users, how technology is integrated into daily life and what technology represents to
individuals (Birkland 2013; Madianou 2016). This theory proposes that digital media
constitutes a central part of daily life. Furthermore, digital media consumption is considered
an active rather than passive process in which people adapt digital media to their own needs
This is the pre-print version of An, S., Lim, S. S., Lee, H., & Pham, B. (2018). Overcoming Prejudice, Seeking
Support: Transnational Social Media Communication of Female Vietnamese Students in South Korea and
Singapore. Transitions: Journal of Transient Migration, 2(2), 107-126.
http://www.ingentaconnect.com/content/intellect/tjtm/2018/00000002/00000002/art00002
9
and lifestyles. Adaptation is not just a practical or an instrumental process but can be laden
with emotion (Madianou 2016; Madianou and Miller 2013).
Drawing on domestication theory, Birkland (2013) identified five distinct media user
types. Enthusiasts tend to view media in a very positive light. They consider them as fun toys.
They integrate media into almost every task. Practicalists view media as tools. They tend to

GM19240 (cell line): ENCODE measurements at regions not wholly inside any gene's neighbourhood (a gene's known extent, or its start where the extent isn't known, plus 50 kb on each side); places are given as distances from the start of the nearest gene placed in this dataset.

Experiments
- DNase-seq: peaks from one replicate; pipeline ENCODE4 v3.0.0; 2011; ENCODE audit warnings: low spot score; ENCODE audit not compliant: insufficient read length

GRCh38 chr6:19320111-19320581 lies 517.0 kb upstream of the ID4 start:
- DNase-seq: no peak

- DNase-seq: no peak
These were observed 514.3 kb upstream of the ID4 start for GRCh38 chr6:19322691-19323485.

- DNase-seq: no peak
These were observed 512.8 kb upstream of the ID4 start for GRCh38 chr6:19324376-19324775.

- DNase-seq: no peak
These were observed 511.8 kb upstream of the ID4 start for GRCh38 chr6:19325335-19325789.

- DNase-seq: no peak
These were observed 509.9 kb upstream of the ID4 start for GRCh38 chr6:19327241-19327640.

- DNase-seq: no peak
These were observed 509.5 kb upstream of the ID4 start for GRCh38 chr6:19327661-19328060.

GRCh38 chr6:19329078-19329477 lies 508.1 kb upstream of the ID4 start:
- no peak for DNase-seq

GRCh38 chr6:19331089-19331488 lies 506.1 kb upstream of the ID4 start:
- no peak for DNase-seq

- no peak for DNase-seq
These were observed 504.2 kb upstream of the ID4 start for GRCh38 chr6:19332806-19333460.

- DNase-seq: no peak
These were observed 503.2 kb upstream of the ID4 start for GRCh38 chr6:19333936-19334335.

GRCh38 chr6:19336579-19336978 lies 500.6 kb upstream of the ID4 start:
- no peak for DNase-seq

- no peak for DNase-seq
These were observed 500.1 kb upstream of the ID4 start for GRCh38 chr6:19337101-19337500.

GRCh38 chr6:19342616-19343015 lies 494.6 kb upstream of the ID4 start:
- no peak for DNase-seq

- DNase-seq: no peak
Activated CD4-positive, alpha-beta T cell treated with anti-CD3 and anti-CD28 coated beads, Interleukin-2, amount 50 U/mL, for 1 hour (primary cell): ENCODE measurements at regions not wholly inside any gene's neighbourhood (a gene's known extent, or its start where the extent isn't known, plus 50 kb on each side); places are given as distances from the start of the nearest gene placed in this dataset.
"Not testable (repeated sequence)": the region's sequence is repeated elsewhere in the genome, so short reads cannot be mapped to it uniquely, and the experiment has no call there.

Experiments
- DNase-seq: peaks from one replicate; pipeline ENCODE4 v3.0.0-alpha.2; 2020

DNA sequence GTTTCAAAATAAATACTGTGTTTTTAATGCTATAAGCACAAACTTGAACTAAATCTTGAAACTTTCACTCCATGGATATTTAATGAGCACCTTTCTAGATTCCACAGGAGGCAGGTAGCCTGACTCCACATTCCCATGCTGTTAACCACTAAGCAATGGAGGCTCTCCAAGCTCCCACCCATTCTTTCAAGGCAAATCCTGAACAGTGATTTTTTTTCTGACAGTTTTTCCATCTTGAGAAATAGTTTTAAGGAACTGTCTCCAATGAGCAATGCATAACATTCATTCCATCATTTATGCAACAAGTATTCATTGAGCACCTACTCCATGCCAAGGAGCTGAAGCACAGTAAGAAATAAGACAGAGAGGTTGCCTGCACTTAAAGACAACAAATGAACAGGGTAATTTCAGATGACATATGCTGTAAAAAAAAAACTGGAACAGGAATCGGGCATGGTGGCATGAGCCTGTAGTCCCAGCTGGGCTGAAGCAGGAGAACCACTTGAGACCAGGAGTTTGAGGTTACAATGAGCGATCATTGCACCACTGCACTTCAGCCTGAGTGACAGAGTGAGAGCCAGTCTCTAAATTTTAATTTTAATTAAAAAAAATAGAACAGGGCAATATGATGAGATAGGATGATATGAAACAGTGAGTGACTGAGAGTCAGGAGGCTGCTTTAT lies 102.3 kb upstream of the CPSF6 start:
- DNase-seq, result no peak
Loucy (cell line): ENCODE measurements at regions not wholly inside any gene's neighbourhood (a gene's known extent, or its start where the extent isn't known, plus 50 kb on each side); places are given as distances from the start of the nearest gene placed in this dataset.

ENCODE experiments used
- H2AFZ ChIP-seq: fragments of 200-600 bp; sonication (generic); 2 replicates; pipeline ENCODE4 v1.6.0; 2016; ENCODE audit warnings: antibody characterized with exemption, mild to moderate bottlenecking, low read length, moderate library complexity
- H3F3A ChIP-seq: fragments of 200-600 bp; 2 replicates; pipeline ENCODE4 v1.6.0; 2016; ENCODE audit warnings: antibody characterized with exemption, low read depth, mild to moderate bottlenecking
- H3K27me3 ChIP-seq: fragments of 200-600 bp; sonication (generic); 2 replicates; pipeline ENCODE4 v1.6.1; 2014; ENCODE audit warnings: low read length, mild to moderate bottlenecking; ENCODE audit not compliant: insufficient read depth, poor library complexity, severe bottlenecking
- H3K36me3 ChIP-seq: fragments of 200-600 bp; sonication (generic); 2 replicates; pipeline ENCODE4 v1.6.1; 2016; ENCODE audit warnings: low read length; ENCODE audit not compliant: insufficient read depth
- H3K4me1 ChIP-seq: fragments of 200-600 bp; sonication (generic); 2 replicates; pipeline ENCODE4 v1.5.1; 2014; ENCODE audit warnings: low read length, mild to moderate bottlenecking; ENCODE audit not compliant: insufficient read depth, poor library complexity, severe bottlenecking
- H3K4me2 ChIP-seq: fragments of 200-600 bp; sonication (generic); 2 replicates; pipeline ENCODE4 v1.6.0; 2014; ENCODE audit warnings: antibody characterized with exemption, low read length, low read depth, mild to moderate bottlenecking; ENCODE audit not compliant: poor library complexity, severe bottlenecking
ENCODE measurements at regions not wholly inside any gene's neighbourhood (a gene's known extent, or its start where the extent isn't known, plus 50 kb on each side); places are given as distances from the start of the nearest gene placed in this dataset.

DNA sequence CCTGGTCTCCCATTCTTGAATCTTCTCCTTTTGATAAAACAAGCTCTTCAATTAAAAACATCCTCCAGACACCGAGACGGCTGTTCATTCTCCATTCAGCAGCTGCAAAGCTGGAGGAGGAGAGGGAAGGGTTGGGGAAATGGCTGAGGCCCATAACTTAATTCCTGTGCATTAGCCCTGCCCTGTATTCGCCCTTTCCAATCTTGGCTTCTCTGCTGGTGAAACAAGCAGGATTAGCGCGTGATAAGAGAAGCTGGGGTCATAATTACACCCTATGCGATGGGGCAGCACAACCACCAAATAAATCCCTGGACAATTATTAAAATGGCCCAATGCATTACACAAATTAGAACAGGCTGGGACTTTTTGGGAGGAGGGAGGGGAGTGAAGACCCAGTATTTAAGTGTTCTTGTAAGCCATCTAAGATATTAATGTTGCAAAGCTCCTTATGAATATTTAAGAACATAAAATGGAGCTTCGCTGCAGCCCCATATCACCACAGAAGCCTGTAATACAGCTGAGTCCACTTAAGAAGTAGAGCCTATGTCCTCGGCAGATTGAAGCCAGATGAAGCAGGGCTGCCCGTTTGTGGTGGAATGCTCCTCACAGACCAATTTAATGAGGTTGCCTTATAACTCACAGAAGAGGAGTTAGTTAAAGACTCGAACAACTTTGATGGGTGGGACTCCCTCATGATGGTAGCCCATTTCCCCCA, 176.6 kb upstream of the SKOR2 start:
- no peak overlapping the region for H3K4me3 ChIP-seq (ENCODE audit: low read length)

have a positive view of media. However, they decide to try a new device mainly because it is
‘useful’ rather than just ‘fun’. Socializers view media as connectors that enable them to
nurture, sustain and make new contacts, and help them maintain those contacts. For socializers,
relationships over social media are absolutely crucial. Traditionalists view old media as being
better than new ones. They are extremely heavy users and tend to consume forms of media
that were common when they were children, including landline phones, televisions and radios.
Guardians view media in a negative light. They believe that media allow individuals to
indulge in unhealthy traits and behaviours.
Domestication theory proposes that once media are incorporated into individuals’
lives, they are used in different ways and develop significance that is highly personalized
(Birkland 2013; Silverstone and Haddon 1996). Domestication researchers suggest that media
is embedded into the larger culture in the form of the perceptions, environment and discourse
of that culture (Bolin 2010; Vestby 1996). In this respect, this study views social media and its
use as embedded within an individual’s situational and personal contexts. That is, this study
focuses on the everyday lives of migrants, including cultural contexts of the host country.
Hence, we explored the use of social media by Vietnamese female migrant students and
compared the experiences of those living in South Korea with those living in Singapore to
This is the pre-print version of An, S., Lim, S. S., Lee, H., & Pham, B. (2018). Overcoming Prejudice, Seeking
Support: Transnational Social Media Communication of Female Vietnamese Students in South Korea and
Singapore. Transitions: Journal of Transient Migration, 2(2), 107-126.